Four of the consonants can be modified into related ones using diacritical marks: k can become g, s can become z, t can become d, and h can become b or p. Finally, if the -i version of a consonant is followed by ya, yu, or yo, the i sound is dropped and the result is a single syllable. For example, the katakana for “Tokyo” would be トキョ, which is not read as “to-ki-yo”, but as “to-kyo” (but Tokyo is normally written in kanji, as 東京).
The fourth script is romaji, Roman characters — transliteration into English characters. That’s mostly seen as initials and other abbreviations, things like “JAL”, “JR”, and “NHK”. It’s also used to make things readable to foreigners, and there’s enough of that in the transit system, street names, and the like to help one get by. The subway station I used, near my hotel in Tokyo, was 京橋, but it was also labelled Kyōbashi, so I didn’t have to figure out the kanji to know where I was (the station was also numbered, G10 (station 10 on the Ginza line), to make things even easier).
One thing that adds to the image of written Japanese as daunting is that words using these scripts can be intermixed in a single sentence... and Japanese doesn’t use spaces between words, so it all looks like one long string of scribbles. Look at the sign in the photo to the right, from the top of Mount Misen. You can see all five scripts on it — kanji, katakana, hiragana, romaji, and Arabic numerals. Click here for a detail of the middle right side of the sign, where one sentence contains four scripts, and I’ve annotated which is which.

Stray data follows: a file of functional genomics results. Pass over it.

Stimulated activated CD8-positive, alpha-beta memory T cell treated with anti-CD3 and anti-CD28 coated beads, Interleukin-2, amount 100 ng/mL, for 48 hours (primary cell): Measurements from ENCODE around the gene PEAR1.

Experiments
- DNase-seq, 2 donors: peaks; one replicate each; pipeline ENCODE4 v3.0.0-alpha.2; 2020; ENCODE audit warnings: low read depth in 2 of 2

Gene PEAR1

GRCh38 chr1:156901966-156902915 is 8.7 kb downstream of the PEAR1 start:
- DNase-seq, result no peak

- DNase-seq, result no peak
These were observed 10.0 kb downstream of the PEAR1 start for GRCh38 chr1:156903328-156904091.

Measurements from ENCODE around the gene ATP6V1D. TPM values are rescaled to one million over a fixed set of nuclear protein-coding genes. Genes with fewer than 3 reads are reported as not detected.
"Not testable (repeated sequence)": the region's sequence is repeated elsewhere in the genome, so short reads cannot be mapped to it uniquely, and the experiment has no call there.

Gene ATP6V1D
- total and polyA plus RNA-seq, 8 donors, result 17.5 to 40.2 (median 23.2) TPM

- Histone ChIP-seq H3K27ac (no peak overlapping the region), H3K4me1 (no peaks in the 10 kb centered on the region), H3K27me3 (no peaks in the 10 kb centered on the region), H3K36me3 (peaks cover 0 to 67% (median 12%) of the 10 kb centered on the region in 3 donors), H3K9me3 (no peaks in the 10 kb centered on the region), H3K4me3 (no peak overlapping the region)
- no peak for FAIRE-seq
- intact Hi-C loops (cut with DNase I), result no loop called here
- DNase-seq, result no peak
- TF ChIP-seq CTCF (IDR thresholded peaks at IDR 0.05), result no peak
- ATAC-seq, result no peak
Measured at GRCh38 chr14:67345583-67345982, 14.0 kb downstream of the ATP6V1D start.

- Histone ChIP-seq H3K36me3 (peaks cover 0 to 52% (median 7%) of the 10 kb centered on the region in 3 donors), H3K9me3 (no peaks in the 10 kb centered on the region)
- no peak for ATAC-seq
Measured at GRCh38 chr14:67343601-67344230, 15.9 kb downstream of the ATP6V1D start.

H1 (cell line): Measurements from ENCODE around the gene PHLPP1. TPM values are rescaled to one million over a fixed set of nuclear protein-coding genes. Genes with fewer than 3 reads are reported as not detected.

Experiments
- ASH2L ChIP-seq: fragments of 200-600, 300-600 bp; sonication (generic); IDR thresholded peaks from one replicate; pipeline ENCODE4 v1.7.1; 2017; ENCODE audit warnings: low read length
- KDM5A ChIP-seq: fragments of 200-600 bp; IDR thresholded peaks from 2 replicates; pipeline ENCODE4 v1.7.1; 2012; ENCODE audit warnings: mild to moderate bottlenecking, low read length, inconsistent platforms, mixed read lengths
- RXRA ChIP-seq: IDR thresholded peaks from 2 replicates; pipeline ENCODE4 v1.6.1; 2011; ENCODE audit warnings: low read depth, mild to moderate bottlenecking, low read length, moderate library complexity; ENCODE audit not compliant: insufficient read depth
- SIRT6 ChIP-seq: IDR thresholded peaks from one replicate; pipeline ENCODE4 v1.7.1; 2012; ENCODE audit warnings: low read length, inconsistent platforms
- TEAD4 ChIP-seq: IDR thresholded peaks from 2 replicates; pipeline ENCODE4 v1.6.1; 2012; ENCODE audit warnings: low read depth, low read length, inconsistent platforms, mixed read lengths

Because all Japanese syllables end in vowel sounds (except for the syllable-final n), an adjustment has to be made when they adopt a word from another language, such as English. Such words are normally spelled in katakana, and vowel sounds are inserted to make them spellable — and pronouncable — in Japanese. Ice cream comes into Japanese as アイスクリーム, ai-su-ku-rii-mu (and definitely not as the Japanese words for “ice” and “cream”). Some of the loaners are amusing; what we call “french fries” are called フライドポテト, fu-rai-do-po-te-to.
Mostly because of the difficulty in reading Japanese words, I learned essentially no Japanese while I was there, which is disappointing. I arrived armed with three basic words: hai (はい, yes), arigato (ありがと, thank you), and kudasai (ください, please (in some situations)). Not knowing when to use the third properly, I didn’t use it. I sprinkled the other two liberally. And I didn’t really learn any more. That certainly made it clear how important it is to my learning to see a language written, and to be able to read it.
One final point, bridging language and culture: as I mentioned in the post about Japanese culture, the ability to write beautifully is considered an important skill, and many of the Japanese cultural treasures consist simply of handwritten text. Moreover, rulers were expected to possess this skill, and there are many examples of poetry hand-written by emperors of the past, letters written by the emperors’ wives, and so on. A poem should look beautiful on the page, in addition to being beautiful to hear.
The Japan album in my photos includes a number of examples from the Tokyo National Museum, including the one above left, which I like a lot, and which mixes pictorial art with calligraphy.